It would have to be a market where I can get a handle on the state of technology and its economics relatively quickly. I couldn't do it for biotech, or cleantech, or surgical instruments, for example. I'd also need to be able understand the users and their culture extremely well. I probably couldn't design a great breakfast cereal, or sneakers for teenagers in Japan.
I really meant this comparatively. Understanding markets is an order of magnitude harder than understanding products (at least to me), and is probably more important.
I think this point gets lost all too often. It is a subtle but critical difference: a product guy can only do so much if you've picked the wrong sub-market.
Then there is the whole thing about what even constitutes a market. People refer to healthcare as a market. But healthcare has a few death trap sub-markets where you are just spinning your wheels and not likely to succeed. And then there are submarkets where you can building a half-assed product and still get traction.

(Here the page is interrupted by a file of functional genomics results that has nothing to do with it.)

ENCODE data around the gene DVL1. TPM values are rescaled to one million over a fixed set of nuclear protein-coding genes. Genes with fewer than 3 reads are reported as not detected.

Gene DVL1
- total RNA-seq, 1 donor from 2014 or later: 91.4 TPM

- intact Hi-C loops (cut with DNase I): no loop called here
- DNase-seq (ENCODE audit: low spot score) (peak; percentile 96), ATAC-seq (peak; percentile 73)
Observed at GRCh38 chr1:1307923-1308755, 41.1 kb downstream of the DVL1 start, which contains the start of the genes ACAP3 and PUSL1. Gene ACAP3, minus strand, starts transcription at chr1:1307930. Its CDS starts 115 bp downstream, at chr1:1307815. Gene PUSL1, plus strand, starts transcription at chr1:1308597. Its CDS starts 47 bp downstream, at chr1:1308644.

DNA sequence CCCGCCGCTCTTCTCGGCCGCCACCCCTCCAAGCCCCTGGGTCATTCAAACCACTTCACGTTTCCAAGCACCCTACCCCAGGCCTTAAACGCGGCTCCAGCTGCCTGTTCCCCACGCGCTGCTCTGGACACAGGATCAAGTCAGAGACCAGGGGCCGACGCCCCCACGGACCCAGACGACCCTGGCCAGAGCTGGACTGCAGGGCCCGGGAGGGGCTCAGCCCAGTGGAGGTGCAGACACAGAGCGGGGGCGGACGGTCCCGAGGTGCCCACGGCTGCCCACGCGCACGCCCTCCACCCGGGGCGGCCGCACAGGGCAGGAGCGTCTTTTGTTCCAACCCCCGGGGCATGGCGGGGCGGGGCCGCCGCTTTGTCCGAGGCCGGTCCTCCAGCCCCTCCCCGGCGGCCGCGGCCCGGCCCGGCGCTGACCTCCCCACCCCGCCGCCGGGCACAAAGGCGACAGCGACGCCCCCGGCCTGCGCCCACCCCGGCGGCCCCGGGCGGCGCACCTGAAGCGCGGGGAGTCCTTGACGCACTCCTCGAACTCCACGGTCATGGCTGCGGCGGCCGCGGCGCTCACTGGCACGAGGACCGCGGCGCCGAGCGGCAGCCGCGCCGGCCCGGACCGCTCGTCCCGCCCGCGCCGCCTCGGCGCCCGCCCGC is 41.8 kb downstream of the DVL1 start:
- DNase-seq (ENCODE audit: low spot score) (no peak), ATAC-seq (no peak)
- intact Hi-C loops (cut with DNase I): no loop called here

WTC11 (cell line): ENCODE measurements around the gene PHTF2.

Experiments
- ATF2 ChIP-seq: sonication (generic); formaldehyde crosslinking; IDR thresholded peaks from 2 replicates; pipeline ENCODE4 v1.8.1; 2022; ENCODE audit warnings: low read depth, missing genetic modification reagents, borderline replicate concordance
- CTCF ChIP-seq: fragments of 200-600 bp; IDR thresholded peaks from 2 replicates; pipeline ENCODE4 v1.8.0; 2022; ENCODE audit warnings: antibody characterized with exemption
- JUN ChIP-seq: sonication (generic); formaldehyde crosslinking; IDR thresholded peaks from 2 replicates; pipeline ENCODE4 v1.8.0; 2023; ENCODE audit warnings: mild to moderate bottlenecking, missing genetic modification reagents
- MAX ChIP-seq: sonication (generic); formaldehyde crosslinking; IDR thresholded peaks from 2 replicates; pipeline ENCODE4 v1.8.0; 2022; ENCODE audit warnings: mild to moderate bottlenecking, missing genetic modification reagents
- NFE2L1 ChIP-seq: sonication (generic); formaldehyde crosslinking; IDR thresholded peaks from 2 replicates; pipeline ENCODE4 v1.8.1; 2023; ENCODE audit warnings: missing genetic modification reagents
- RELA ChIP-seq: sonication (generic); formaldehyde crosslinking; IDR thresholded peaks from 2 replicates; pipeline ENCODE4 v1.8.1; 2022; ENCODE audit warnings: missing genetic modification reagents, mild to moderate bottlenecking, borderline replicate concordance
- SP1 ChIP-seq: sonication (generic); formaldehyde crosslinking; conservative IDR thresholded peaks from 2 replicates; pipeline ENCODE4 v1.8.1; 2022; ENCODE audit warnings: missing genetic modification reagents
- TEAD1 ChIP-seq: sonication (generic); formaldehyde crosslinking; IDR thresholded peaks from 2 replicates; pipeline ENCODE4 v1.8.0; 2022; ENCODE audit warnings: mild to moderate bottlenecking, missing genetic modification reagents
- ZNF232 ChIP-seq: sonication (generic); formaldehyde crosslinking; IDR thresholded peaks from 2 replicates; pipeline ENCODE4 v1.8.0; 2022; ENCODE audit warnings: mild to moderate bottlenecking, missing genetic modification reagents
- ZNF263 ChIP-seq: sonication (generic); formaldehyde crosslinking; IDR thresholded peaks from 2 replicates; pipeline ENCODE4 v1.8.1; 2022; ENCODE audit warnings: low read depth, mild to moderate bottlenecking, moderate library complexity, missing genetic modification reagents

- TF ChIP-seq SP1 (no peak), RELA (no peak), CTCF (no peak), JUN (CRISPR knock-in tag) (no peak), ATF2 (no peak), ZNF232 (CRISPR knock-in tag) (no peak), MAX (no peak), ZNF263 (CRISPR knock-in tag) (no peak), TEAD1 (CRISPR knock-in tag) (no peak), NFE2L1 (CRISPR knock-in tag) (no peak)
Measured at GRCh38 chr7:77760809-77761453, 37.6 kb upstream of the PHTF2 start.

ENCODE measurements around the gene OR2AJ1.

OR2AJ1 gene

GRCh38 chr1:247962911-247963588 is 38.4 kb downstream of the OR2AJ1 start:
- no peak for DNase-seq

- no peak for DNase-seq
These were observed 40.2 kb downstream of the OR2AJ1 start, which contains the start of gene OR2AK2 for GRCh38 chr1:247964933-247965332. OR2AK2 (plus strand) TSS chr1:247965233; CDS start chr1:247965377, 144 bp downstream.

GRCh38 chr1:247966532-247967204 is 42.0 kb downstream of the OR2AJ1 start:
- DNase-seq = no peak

Honestly, this has been the biggest learning lesson for me: that markets operate at a very micro level for startups. Too bad it isn't emphasized enough by folks preaching the whole pick-the-right-market idea.
This is the type of article I come to Hacker News for. Thank you for writing it.
Keep in mind that a successful product for a market does not necessarily equate to a high quality product. Internal product design should be user-centered and cohesive with itself, not just within the market.